The building blocks of a world-class fighter are numerous and depending on who you ask, quite varied. Some may focus on the tangibles, the math — "What’s their record?" Some might look closer at technique and coachibility, while still others believe it’s all about natural skills and ability.
If you ask me, it’s the fighter’s heart and determination to keep going that count the most — what I call the "endless pursuit of perseverance." A paradigm of this approach to the game is International fighter Ole Laursen.
Born in the Philippines and raised in Denmark, Laursen took up Thai boxing at a young age. He burst onto the fight scene by capturing wins and becoming the champ in both the International Kickboxing Federation and International Muay Thai Championships, as well as snagging the prestigious King’s Cup in Thailand in 2002....
Body weight training is the best measure of your pound-for-pound strength.
Georges St. Pierre, one of the greatest MMA fighters of all time, uses Olympic weightlifting, track and field, and gymnastics to prepare for his fights.
St. Pierre and his legendary coach Firas Zihabi both believe that gymnasts are the strongest and best athletes in the world. And what weights do gymnasts use? Their bodies.
Today, Sean Fagan will show you a body weight workout designed to build full-body strength, just like a gymnast. And because you are only using your body weight, the difficulty of the exercises determines your pound-for-pound strength. The easier the exercise, the stronger you are, pound for pound. Now, let’s build that strength.
The psychology of fighting has spawned more Yogi Berra-style quotes than I can count, but they all seem to agree on one thing: mental toughness is key.
Throughout the history of combative sports, certain fighters have found ways to “weaponize” their minds, using mental toughness to break their opponents in the way others use speed, conditioning, or technique. This article aims to give you tools to add this kind of psychological weapon to your arsenal.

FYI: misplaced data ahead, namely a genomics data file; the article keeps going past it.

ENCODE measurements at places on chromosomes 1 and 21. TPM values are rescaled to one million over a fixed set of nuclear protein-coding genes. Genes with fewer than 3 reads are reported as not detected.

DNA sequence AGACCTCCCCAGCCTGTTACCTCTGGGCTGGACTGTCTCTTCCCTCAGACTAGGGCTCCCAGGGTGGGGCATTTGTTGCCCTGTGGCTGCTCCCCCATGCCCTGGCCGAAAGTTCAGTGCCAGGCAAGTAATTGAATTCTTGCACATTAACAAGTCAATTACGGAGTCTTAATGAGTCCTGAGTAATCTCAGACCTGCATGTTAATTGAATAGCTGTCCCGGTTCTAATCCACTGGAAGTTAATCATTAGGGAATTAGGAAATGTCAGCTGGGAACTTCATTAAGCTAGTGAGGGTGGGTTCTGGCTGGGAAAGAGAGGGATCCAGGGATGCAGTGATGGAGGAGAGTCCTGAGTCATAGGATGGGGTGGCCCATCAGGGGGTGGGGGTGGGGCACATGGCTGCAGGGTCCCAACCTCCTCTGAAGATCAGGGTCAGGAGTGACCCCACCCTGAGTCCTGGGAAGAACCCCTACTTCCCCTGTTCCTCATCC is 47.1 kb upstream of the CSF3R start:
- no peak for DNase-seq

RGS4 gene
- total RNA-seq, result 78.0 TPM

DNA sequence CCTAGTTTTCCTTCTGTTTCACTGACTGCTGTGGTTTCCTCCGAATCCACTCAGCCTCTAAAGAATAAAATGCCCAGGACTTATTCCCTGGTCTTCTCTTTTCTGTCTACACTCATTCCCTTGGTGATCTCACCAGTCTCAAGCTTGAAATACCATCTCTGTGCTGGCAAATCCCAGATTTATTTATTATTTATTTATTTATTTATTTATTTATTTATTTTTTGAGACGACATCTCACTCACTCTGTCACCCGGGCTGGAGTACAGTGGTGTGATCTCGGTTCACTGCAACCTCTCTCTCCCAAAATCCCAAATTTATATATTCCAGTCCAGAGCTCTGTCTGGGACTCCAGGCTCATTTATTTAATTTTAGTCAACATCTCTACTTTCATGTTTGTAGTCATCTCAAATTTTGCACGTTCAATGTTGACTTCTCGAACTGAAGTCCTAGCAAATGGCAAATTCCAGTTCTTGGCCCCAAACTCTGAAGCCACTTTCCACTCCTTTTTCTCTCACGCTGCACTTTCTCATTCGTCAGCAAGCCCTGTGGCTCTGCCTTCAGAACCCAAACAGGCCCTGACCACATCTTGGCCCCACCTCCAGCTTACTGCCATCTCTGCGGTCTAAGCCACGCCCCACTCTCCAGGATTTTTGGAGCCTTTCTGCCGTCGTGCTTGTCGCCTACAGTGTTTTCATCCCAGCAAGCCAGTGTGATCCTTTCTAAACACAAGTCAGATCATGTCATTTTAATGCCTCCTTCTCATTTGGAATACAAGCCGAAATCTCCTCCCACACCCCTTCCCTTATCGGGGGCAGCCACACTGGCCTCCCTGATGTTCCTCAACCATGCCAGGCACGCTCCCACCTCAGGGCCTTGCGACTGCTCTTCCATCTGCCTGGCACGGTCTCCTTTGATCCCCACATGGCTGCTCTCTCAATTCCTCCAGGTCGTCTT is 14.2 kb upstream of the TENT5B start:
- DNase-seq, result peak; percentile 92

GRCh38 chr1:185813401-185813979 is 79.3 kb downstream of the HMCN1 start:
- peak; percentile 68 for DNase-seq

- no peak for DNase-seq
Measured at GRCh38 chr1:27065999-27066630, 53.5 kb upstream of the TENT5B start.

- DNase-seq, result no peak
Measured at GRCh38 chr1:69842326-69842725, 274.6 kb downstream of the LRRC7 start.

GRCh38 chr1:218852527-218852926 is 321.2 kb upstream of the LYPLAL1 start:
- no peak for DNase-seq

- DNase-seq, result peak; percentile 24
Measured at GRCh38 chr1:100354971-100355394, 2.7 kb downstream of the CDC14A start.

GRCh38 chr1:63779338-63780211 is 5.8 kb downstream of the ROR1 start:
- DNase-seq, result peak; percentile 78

In today’s special guest post, the Warrior Punch team offers up three psychological techniques you can use to build an iron mindset.
Whether you’re a boxer, nak muay, karateka, or a white-collar worker trying to build up the courage to ask for a promotion, these mental strategies will help you manage self-doubt, maximize performance, and find strength in scary situations.
Marcel the Shell: Guess what I want but I’m not gonna beg for it?
Marcel the Shell: A nickname. Because you can’t—you can’t make it for yourself like you can make
yourself a new hair style, but you can’t say well now I go by the name of the general or whatever…
If you haven’t seen Marcel the Shell with Shoes On, go watch it. Now.
Not about quirky animal videos? It’s cool. (You’re missing out.)
Anyway, the little crustacean makes a valid point. You can’t just go out and give yourself a nickname. I was asked to make a list of my top ten favorite Muay Thai fighter nicknames—funny thing is I have been trying to figure out mine for a while now. But as Marcel says, “you can’t make it for yourself like you can make yourself a new hair style…”
So, while friends of mine tried out some on me (Killer Kale, Violence, Watch Out, Ninja...
There’s a new type of fighter that’s been quietly taking the world by storm. They’re faster, stronger, healthier, and have better mental clarity—all thanks to what they put on their plate.
This new type of fighter is having much success eating vegan. They all have their strengths and reasons for choosing a plant-based lifestyle. Vegan athletes are proof that you will not be frail, weak, protein-deficient just because you decide to leave meat, dairy, and eggs out of your diet.
They put an end to the idea that being a great athlete and eating plant-based are mutually exclusive. So here is an attempt to show exactly why these fighters have so much success in their training, recovery, and performance in the ring.
There is an unhealthy obsession in this day and age over protein intake, or, more specifically, how to get as much protein as...